What Is Causing Fertilizer Stocks To Hit New Lows?

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Includes: CF, IPI, MOS, NTR
by: The Mays Report

By G C Mays

The recent stock market sell-off continues to pummel fertilizer stocks. The stocks of Mosaic (NYSE:MOS), Potash Corp (POT) and Intrepid Potash (NYSE:IPI) have hit or are approaching multi-year lows. The stocks of fertilizer companies that have large nitrogen operations such as CF Industries (NYSE:CF) and Agrium (AGU) have declined as well, however, they have yet to approach multi-year lows. Back in May when I penned a piece entitled, "Has Recent Sell-Off Created A Buying Opportunity For Fertilizer Stocks?", I wondered aloud if it was time to buy the fertilizer stocks after their recent price declines. I concluded my thoughts by writing,

Prior to the debt crisis in Europe returning to the forefront, my bias was to the upside beginning in the second half of the calendar year on the basis of dealer restocking. With Europe and now dry weather increasing crop price volatility, the picture is now a little less clear. Investors with a long-term time horizon could use this as an opportunity to initiate or add to existing positions. For those with a trading or short-term time frame, the liberal use of stops might be the most prudent thing one can do. Signs of a weakening dollar may signal a return to relatively higher prices.

If you traded these securities, I hope you made liberal use stops as I suggested. US markets are being held hostage by uncertainty in Europe. When this happens US markets become highly correlated with the EUR/USD exchange rate. The relationship between fertilizer stocks and the S & P 500 has risen to almost 1, which is perfectly correlated. All results have statistically significant t-statistics.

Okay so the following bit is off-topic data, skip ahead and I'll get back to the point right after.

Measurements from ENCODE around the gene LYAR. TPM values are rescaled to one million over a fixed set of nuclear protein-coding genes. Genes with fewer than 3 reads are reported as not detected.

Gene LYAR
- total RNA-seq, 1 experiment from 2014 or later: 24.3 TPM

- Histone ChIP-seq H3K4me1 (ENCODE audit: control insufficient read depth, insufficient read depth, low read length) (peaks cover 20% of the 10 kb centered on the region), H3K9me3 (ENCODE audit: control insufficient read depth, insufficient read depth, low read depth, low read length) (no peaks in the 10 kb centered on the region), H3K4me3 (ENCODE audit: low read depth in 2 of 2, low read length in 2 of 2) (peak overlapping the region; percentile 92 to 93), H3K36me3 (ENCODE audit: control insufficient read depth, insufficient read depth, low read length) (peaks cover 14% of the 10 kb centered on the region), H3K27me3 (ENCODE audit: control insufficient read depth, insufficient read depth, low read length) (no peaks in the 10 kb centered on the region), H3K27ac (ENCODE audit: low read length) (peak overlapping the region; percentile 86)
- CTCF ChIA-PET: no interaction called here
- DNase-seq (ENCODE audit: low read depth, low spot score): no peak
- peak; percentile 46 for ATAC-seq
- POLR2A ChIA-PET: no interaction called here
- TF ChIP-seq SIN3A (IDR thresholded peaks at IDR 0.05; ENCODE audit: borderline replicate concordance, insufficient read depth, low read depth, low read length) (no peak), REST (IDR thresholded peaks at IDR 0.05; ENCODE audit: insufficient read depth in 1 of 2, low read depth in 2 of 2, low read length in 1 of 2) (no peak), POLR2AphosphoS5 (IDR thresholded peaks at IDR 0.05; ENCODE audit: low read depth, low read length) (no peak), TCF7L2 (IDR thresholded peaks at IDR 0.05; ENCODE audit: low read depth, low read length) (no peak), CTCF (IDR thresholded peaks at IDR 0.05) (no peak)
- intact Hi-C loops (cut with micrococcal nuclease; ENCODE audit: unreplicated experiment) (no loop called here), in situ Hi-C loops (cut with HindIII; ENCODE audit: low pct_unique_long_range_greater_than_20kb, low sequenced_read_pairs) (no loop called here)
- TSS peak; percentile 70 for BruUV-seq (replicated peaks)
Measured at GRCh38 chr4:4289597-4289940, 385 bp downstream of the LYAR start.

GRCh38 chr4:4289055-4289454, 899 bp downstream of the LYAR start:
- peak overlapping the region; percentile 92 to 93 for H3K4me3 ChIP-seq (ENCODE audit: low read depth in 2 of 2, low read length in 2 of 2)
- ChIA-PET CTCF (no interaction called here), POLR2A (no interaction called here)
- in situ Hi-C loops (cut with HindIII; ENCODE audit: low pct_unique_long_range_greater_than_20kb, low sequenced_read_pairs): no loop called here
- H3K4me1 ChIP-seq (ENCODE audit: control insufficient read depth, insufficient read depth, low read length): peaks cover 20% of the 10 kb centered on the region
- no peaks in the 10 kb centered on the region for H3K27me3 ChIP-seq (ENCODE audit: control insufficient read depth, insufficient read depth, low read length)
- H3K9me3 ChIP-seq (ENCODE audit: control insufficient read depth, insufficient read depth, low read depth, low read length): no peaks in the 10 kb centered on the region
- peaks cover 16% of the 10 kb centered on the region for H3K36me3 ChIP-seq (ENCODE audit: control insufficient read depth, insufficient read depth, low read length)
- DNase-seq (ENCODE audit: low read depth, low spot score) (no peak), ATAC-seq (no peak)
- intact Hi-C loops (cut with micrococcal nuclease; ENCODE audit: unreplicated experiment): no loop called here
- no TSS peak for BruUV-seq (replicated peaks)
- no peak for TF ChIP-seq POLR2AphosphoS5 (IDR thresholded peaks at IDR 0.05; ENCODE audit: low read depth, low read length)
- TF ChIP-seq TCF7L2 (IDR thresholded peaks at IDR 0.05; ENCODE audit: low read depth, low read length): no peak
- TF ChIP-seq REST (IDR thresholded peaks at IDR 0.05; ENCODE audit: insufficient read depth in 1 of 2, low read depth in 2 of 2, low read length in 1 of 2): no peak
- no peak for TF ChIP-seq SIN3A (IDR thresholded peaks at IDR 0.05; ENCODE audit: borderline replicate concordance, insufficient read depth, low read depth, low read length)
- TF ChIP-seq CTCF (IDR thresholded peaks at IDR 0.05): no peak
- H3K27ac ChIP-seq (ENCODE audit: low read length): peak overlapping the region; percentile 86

Major Fertilizer Stocks Change in 45 Day Correlation with S&P 500Source: The Mays Report

These stocks also have a strong direct correlation with the EUR/USD exchange rate, however their correlation with the S&P 500 is stronger. Using the most recent 45 trading days the S&P 500 has a 0.94 correlation with the EUR/USD exchange rate through the June 4th market close.

Source: The Mays Report

When a stock has a strong relationship with two independent variables that also have a statistically significant relationship with each other they are said to be serially correlated. If we were trying to build a model to predict future stock prices this would invalidate the model. However, we merely seek to understand what is driving the price direction of these stocks over the short-term.

In contrast to the fertilizer stocks near perfect correlation with the EUR/USD exchange rate and the S&P 500, they have a relatively low correlation with crop prices compared to the EUR/USD exchange rate and the S&P 500.

Fertilizer Stock 45 Day Correlation with Crop PricesSource: The Mays Report

Fertilizer market fundamentals certainly do not suggest such a sudden decline in the prices of these stocks. With signs of persistent drought in the mid-west, the record corn crop could be threatened, which would be bullish for crop prices.

Potash producer inventories are finally starting to fall as producers lower their wholesale pricing. Despite the decline inventories are still above year ago levels. According to the USDA, dealers are holding retail potash prices firm. Phosphate prices have been relatively steady during the quarter as inventories decline. Phosphate inventories during April 2012 were 32 percent lower than the same month a year ago. In the nitrogen space, some prices are rising like ammonia while others are softening or falling like Urea and UAN. It's the expected mixed bag in an industry that is still performing fundamentally well at or near the end of its current business cycle.

Whenever Europe's sovereign debt woes rears its ugly head, the correlation between US markets and the EUR/USD exchange rate spikes as the greenback strengthens. When things calm down, any meaningful correlation between the two disappear as the dollar weakens again. Excluding economic expectations, the dollar is fundamentally weak relative to the euro because real interest rates are higher in the euro zone than in the US.

As I concluded in the above article a few weeks ago,

Signs of a weakening dollar may signal a return to relatively higher prices.

What we don't know is when?

Disclosure: I have no positions in any stocks mentioned, and no plans to initiate any positions within the next 72 hours.